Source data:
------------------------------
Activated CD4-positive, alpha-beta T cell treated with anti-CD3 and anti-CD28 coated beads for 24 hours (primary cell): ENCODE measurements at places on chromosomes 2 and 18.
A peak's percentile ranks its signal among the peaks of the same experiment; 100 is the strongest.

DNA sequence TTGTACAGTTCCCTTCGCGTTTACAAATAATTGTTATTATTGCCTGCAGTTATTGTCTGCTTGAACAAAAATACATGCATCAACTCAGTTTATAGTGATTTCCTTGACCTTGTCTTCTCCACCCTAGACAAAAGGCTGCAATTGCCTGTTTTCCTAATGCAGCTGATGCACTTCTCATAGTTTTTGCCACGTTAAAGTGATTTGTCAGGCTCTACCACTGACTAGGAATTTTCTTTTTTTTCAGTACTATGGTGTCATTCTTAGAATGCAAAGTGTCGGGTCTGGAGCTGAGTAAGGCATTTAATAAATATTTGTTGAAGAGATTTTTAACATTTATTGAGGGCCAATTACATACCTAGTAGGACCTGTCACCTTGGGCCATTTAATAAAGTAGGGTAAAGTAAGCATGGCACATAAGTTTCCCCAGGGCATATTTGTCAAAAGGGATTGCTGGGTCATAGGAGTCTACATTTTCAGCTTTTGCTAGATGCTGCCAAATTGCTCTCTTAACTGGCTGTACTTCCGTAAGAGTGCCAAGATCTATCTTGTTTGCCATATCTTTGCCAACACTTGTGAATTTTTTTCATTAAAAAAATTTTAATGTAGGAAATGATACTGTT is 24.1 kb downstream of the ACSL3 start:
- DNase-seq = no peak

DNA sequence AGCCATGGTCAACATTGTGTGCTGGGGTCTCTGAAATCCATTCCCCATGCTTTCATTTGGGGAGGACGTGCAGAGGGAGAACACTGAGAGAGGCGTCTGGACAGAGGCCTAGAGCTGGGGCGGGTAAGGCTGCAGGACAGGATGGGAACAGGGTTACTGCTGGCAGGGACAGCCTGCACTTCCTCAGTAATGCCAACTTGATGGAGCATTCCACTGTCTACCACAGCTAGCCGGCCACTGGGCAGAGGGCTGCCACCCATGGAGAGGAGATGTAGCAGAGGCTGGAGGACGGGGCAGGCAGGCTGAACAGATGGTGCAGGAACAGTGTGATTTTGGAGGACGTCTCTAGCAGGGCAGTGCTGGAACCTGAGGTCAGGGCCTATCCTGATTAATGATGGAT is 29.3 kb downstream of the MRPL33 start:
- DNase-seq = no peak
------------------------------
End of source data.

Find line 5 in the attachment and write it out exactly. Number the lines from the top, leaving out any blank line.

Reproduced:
DNA sequence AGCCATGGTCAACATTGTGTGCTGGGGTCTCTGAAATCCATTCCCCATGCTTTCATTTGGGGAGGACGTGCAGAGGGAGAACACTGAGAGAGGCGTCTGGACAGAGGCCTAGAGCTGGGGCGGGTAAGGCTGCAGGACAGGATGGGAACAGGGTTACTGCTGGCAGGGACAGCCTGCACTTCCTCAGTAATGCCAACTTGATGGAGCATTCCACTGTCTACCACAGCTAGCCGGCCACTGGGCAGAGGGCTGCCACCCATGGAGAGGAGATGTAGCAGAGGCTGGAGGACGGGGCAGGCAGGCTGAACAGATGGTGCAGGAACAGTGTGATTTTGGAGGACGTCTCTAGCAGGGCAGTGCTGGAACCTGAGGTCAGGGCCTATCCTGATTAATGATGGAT is 29.3 kb downstream of the MRPL33 start: